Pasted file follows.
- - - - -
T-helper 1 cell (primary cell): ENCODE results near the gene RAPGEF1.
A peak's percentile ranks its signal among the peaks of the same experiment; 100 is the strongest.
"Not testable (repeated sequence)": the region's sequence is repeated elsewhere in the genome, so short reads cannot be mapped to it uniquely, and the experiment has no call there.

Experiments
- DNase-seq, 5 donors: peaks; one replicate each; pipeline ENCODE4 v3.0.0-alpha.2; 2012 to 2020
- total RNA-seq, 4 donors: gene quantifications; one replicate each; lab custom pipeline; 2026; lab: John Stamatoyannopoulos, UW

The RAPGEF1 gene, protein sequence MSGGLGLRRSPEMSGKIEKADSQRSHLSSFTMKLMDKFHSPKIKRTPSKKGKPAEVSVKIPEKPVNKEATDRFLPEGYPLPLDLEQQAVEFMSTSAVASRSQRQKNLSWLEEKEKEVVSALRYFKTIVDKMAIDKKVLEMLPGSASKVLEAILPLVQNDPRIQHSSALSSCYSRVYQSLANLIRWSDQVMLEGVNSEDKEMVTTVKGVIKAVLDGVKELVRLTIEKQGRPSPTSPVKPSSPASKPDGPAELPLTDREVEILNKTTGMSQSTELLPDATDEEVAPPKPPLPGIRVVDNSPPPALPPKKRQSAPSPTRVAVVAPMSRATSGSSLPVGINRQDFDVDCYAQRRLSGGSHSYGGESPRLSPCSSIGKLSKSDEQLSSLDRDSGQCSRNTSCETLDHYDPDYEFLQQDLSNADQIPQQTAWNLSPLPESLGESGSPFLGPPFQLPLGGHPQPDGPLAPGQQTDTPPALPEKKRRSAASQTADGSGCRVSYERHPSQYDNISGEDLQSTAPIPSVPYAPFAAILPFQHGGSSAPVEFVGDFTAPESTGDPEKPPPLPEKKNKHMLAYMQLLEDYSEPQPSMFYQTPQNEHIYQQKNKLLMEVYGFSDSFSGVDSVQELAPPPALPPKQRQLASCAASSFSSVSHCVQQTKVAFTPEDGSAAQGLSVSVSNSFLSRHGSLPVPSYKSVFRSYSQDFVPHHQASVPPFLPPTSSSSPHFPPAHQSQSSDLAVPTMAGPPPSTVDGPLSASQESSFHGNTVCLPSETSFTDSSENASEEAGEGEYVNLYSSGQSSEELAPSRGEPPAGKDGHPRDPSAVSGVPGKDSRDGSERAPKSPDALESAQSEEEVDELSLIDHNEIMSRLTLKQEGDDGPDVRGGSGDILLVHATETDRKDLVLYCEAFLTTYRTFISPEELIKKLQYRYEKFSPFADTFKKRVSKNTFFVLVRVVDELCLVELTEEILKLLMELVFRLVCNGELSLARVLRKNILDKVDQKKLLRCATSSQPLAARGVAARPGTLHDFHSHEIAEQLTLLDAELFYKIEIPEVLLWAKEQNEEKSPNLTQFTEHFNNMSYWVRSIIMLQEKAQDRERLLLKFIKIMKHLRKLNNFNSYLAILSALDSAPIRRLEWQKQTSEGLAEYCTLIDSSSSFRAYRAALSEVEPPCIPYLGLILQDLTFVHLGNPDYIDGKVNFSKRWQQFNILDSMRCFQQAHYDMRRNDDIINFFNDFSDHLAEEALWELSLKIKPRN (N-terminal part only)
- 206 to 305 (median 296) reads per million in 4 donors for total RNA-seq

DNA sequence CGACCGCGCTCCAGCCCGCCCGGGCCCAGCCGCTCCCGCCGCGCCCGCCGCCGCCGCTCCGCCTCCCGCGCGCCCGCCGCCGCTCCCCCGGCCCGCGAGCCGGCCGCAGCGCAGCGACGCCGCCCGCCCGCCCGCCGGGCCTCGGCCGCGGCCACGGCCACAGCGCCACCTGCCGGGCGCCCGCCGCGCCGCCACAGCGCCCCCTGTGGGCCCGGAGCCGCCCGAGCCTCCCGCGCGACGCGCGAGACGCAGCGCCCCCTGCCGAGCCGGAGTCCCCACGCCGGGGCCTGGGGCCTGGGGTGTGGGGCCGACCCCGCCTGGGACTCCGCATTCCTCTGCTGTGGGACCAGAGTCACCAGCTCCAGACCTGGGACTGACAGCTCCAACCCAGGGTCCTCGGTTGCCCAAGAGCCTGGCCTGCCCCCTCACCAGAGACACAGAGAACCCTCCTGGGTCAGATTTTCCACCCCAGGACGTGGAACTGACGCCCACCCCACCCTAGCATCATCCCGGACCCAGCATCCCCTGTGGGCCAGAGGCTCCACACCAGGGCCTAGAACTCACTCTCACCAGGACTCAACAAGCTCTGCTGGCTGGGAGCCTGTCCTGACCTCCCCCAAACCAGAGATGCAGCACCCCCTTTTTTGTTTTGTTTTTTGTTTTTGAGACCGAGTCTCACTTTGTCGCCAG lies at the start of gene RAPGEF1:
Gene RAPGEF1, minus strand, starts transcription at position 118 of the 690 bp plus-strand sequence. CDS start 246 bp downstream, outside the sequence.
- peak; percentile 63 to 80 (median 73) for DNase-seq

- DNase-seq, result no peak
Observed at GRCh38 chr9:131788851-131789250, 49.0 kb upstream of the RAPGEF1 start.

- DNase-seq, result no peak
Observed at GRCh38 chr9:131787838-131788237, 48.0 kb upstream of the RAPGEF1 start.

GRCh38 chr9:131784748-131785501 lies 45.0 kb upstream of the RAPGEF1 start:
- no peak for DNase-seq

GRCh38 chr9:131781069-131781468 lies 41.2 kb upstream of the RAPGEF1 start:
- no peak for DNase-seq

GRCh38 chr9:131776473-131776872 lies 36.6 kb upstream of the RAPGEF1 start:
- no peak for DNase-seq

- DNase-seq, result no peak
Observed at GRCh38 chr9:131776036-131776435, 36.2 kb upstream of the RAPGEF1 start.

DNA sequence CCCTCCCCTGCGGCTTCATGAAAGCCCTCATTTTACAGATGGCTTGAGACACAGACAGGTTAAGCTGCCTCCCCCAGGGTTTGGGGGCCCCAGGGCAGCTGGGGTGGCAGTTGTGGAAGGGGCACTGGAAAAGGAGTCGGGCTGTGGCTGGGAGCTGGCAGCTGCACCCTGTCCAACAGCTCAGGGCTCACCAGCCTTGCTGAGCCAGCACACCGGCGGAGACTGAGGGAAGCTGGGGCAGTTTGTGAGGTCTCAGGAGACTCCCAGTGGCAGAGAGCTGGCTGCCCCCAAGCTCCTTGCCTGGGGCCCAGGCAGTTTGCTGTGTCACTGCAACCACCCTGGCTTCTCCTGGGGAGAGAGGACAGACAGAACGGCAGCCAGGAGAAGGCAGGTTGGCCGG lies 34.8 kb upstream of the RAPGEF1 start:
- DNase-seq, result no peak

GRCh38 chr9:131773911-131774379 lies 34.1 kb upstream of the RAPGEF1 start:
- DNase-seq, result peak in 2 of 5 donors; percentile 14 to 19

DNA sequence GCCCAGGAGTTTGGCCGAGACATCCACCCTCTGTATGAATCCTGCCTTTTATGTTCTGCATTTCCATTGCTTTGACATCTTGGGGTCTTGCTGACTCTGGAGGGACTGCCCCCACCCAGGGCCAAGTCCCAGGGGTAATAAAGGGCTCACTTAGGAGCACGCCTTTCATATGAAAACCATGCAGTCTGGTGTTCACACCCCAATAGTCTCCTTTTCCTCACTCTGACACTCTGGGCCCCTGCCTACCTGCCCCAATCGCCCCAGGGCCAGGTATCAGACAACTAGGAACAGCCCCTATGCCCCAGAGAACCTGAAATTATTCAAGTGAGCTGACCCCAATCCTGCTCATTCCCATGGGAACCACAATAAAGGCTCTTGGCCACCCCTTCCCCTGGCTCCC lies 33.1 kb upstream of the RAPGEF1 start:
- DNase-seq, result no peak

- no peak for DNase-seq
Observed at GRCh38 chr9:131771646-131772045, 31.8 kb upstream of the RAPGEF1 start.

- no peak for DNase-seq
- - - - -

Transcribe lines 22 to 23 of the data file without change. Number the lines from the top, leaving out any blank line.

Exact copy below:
- DNase-seq, result no peak
Observed at GRCh38 chr9:131776036-131776435, 36.2 kb upstream of the RAPGEF1 start.